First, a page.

Our Great Hope is Gone

Mark 15: 40 Some women were watching from a distance. Among them were Mary Magdalene, Mary the mother of James the younger and of Joseph, and Salome.

The day is July 15, 2004.  It’s a Thursday morning in Los Angeles and Lakers fans are mortified.  LA has many sports franchises, but the NBA Lakers dominate the city.  Theirs is a storied past, with past superstars like Wilt Chamerlain, Kareem Abdul-Jabbar and Magic Johnson.  The next dynasty was in the making with perennial All-Stars Kobe Bryan and Shaquille (Shaq) O’Neal.  But that all changed on July 14th when Shaq was traded to Miami.  A newspaper headline read:  Lakers Carve Up the Goose That Laid the Golden Egg, and opened with: “Is it possible we’re watching what amounts to sports suicide?” 

Shaq’s story is not unique.  Most teams have similar stories and fans have similar reactions – usually intense anger pointed at the ownership.  When the NHLs’ greatest player, Wayne Gretzky, was traded away from the Edmonton Oilers in 1988, the city mourned and the fans seethed.  The owner’s portrait was burned in effigy in the streets.  Whenever a sports hero is traded, a sense of hopelessness fills the air.  Fans ask how they can go on?  As time plays out, however, what seemed like the worst thing ever, has a way of turning around.  The Shaq-less Lakers went on to win two more NBA championships (2009, 2010) and even the Edmonton Oilers (without Gretzky) went on to win the Stanley Cup in 1990 only two years after Gretzky was traded. It is easy to look back on the fans with a smirk, knowing what lay ahead for them, but in their darkest hours, when their personal plans did not play out, their hopelessness is understandable.

Over 2,000 years ago, a small, growing band of people were suddenly dispersed around a small middle eastern city.  They had been following someone who was, at a minimum a wonderful teacher, but more likely the Christ, the one who had been prophesied.  He was going to save the Jewish people from their oppressors, as Zechariah had prophesied: “Rejoice greatly, O people of Zion! Shout in triumph, O people of Jerusalem! Look, your king is coming to you. He is righteous and victorious” (Zechariah 9:9a).  But that was over now.  Their leader had been arrested, tried, convicted to death, and now he hung helplessly on a cross.  How his followers must have felt?  We read that: Near the cross of Jesus stood his mother, his mother’s sister, Mary the wife of Clopas, and Mary Magdalene.” (John 19: 25).  How gut wrenching it must have been for a mother to watch her son being violently beaten, mocked and murdered?  What thoughts went through Mary’s mind on this day?  In Matthew 26:56 we read that the disciples fled when Jesus was arrested, and likely stayed a considerable distance away from the crucifixion, for fear of their own arrest and death.  These men had left their lives behind, they had sacrificed everything, to follow the Messiah.  This was not how it was all supposed to turn out.  This was the greatest tragedy ever.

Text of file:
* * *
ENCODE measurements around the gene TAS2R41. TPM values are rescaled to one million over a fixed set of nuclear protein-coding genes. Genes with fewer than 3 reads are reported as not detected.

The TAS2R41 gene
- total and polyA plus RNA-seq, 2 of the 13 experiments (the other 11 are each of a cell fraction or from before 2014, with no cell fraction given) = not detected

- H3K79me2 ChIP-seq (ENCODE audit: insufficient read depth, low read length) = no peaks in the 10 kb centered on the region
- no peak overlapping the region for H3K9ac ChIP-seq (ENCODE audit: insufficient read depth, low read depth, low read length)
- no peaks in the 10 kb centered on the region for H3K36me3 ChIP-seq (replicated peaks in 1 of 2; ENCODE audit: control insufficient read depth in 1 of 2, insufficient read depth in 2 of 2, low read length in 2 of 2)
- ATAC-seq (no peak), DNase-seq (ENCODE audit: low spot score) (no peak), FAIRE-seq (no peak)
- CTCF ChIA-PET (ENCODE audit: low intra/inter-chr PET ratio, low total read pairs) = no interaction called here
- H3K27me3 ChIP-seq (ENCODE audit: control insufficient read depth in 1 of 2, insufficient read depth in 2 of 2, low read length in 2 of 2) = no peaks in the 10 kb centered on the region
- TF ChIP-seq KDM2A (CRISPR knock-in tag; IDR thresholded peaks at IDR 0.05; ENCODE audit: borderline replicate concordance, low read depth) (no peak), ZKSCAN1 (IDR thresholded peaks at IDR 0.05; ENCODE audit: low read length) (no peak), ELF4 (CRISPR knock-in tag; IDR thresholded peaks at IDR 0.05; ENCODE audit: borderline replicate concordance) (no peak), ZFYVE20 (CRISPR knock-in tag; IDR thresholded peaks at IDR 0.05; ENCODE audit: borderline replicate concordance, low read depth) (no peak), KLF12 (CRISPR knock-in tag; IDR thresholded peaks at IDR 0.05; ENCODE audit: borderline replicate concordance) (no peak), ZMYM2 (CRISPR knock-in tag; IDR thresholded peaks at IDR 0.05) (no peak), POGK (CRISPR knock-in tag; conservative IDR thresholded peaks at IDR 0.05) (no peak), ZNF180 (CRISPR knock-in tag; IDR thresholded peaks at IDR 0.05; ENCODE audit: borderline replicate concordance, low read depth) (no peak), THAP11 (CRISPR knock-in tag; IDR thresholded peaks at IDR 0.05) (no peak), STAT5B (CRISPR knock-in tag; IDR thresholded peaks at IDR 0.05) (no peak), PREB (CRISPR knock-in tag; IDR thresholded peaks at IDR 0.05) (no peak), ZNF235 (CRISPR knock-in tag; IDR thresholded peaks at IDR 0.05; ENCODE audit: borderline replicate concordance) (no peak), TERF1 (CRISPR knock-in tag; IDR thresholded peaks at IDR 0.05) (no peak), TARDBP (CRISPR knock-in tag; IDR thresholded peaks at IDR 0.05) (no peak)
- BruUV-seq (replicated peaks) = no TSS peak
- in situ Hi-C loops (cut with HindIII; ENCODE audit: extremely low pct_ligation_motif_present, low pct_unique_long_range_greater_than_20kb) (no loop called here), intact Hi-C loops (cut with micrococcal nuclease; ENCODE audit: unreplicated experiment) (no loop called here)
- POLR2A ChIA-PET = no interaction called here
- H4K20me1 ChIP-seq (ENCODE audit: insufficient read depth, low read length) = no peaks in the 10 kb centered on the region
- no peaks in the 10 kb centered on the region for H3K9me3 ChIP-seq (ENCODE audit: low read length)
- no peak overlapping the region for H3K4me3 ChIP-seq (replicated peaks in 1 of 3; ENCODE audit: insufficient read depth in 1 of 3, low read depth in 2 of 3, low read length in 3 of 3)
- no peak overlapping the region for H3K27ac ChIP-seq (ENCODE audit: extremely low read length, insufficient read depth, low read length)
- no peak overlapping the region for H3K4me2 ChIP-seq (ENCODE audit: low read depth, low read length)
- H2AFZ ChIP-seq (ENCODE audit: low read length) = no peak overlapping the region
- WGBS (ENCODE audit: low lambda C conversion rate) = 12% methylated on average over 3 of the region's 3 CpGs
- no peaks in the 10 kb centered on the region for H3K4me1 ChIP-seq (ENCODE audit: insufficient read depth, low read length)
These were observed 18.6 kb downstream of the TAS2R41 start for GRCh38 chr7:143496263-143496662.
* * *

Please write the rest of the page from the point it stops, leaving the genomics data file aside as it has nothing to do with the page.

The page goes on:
I can’t imagine the hopelessness I would have felt on that day if I was Jesus’ parent, relative or friend.  Without the full story, without knowledge of the ending, on that dark day, I too would have despaired.  But today we have the benefit of the full story.  We understand that Christ fulfilled the prophesies of the scriptures.  He willingly took on the sins of the world, not the least of which are mine, because of his inexpressible love for us.  “But God demonstrates his own love for us in this: While we were still sinners, Christ died for us.” (Romans 5:8)    On Easter day, darkness turned to light.  Hopelessness turned to hope.



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